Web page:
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Difference between Object reference variable and primitive variable

annamalai bala
Greenhorn

Joined: Apr 22, 2009
Posts: 10
Hi All,

Im new to java can any one please tell me the difference?
for example,

primitive variable,

int i=10;

object reference variable

cat c=new cat();

why can't we just declare it as cat c? what does new cat() means here.
Sebastian Janisch
Ranch Hand

Joined: Feb 23, 2009
Posts: 1183
Because an object hast state and behavior - unlike a primitive.
And objects need to be created, which you do with the word new. imagine it like a call to a special method which returns a fresh instance of that object.


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Vijitha Kumara
Bartender

Joined: Mar 24, 2008
Posts: 3817

annamalai bala wrote:
Im new to java can any one please tell me the difference?
for example,

primitive variable,

int i=10;

object reference variable

cat c=new cat();

why can't we just declare it as cat c? what does new cat() means here.

"new Cat()" is what creates the actual object on the heap. "Cat c" is where you declare the reference to that object. That statement creates Cat object in the heap and assigns it to the "c" reference which you can use to manipulate the object (reference is like a remote control to a TV which you can use to control it). When it comes to primitive variables they are the "value holders".

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Joydeep Ghatak
Ranch Hand

Joined: Sep 30, 2009
Posts: 41

Well,variables comes in two flavors, primitive and Object reference.

Primitive variables contains fundamental values, like int, float, boolean etc, where "Object reference" contains/refers the handle of the Object that has been created using the "new <ObjectName()>" syntex.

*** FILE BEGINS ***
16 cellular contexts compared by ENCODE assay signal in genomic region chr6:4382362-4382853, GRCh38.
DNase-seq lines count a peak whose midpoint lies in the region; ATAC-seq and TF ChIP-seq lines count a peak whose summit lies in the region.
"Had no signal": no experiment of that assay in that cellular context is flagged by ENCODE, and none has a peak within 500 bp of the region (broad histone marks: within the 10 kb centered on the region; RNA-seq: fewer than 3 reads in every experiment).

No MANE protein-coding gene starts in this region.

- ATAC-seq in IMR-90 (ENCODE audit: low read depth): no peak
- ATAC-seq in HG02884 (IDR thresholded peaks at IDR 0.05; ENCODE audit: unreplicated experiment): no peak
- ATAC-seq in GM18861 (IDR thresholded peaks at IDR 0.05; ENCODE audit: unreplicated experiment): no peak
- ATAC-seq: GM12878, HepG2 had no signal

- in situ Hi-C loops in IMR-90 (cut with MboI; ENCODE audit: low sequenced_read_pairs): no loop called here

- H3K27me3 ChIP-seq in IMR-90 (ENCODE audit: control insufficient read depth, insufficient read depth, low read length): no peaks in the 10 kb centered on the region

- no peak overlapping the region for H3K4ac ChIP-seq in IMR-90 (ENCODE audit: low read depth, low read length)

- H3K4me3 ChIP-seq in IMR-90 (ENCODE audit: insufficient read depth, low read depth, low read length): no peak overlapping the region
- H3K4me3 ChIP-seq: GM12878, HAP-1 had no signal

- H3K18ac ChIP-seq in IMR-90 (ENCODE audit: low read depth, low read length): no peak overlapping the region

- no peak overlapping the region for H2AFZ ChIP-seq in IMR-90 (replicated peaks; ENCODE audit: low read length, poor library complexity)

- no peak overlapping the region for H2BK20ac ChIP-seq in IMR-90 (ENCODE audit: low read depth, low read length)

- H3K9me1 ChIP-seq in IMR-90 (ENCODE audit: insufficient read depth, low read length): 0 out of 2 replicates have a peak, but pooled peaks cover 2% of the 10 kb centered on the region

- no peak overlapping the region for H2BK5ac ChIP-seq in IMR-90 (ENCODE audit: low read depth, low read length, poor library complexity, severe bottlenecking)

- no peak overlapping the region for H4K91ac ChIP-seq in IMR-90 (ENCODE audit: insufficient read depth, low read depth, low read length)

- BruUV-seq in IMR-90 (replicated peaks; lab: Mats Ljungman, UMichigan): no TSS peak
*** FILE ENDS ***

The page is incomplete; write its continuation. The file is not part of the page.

Here int i = 10; means ==> 'i' is the name of the primitive variable, whose data type is integer (means it can hold integer type values) and currently it is holding its value as 10.

and cat c=new cat(); this line can be written in another way as,

Cat c ;

c = new Cat();

Where c is the reference of the 'object', that has been created using "new Cat()", and where Cat() is the user defined class.

With 'new Cat()', you are creating object and allocating memory to the class Cat() and after creating the object, you can refer/access the "Cat object", with the reference/handle 'c'.


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Campbell Ritchie
Sheriff

Joined: Oct 13, 2005
Posts: 38087
    
  22
Nice explanation.

I have changed the text colour to black; that is easier to read.
annamalai bala
Greenhorn

Joined: Apr 22, 2009
Posts: 10
Thanks a lot everyone
Greg Stevens
Ranch Hand

Joined: Jul 23, 2009
Posts: 41
I just realized something myself while reading through this thread. The separation of the reference variable declaration
Cat c;
and the instance creation and assignment
c = new Cat();
makes more sense when you consider being able to do something like
Animal c = new Cat();
or
Animal d = new Dog();
 
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subject: Difference between Object reference variable and primitive variable
 
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